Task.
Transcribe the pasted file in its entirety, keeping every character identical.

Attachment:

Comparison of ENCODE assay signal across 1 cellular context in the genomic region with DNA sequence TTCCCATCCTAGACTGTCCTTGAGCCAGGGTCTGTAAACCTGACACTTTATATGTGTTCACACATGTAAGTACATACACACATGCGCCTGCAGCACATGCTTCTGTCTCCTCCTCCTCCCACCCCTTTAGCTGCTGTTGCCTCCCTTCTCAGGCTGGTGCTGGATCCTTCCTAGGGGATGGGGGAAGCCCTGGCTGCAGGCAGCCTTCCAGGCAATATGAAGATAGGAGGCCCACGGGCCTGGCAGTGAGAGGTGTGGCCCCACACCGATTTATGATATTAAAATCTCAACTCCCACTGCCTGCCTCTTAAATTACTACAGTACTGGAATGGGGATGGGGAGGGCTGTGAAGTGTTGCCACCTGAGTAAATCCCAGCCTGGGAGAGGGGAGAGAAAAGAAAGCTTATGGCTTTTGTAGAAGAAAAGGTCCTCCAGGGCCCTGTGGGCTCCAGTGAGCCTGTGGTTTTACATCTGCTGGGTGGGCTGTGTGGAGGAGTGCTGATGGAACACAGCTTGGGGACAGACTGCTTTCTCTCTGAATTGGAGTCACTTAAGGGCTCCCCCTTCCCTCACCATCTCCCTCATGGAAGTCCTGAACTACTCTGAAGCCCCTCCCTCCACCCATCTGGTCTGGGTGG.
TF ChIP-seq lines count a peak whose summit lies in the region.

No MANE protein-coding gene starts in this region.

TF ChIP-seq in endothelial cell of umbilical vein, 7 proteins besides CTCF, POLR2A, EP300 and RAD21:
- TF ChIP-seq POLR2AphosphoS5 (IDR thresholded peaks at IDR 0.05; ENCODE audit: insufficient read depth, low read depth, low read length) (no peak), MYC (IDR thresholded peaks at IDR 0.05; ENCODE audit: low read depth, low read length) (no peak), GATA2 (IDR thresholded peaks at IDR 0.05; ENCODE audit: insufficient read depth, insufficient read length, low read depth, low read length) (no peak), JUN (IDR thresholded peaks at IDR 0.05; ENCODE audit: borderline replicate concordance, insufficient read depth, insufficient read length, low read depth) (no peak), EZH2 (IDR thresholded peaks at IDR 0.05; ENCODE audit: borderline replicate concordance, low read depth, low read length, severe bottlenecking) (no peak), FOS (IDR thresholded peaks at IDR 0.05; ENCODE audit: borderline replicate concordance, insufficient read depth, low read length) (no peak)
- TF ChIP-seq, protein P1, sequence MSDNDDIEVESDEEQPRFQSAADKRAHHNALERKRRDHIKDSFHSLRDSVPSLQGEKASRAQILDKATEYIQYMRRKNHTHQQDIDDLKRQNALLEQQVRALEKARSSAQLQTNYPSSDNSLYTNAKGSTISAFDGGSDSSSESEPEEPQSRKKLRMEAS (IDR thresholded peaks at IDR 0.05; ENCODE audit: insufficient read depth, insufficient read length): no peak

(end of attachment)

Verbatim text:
Comparison of ENCODE assay signal across 1 cellular context in the genomic region with DNA sequence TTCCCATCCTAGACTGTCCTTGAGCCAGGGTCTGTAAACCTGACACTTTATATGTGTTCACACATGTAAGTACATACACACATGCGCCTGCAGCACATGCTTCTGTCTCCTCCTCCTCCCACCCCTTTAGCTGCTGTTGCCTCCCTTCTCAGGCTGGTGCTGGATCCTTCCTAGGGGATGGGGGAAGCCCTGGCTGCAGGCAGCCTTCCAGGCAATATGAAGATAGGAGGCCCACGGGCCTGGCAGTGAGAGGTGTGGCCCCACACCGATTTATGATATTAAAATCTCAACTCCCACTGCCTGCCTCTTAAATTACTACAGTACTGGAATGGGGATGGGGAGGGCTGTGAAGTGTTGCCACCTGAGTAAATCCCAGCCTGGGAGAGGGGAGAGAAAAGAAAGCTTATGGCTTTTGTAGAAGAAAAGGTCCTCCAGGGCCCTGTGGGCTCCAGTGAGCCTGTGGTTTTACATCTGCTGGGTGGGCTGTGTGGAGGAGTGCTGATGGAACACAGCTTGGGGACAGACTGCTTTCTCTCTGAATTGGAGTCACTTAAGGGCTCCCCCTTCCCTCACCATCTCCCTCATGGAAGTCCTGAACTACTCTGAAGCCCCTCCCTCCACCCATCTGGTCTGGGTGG.
TF ChIP-seq lines count a peak whose summit lies in the region.

No MANE protein-coding gene starts in this region.

TF ChIP-seq in endothelial cell of umbilical vein, 7 proteins besides CTCF, POLR2A, EP300 and RAD21:
- TF ChIP-seq POLR2AphosphoS5 (IDR thresholded peaks at IDR 0.05; ENCODE audit: insufficient read depth, low read depth, low read length) (no peak), MYC (IDR thresholded peaks at IDR 0.05; ENCODE audit: low read depth, low read length) (no peak), GATA2 (IDR thresholded peaks at IDR 0.05; ENCODE audit: insufficient read depth, insufficient read length, low read depth, low read length) (no peak), JUN (IDR thresholded peaks at IDR 0.05; ENCODE audit: borderline replicate concordance, insufficient read depth, insufficient read length, low read depth) (no peak), EZH2 (IDR thresholded peaks at IDR 0.05; ENCODE audit: borderline replicate concordance, low read depth, low read length, severe bottlenecking) (no peak), FOS (IDR thresholded peaks at IDR 0.05; ENCODE audit: borderline replicate concordance, insufficient read depth, low read length) (no peak)
- TF ChIP-seq, protein P1, sequence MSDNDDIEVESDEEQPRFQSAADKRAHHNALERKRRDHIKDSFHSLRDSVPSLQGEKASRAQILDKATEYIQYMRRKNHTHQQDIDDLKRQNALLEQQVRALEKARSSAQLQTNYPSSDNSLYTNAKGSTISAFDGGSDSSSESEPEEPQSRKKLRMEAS (IDR thresholded peaks at IDR 0.05; ENCODE audit: insufficient read depth, insufficient read length): no peak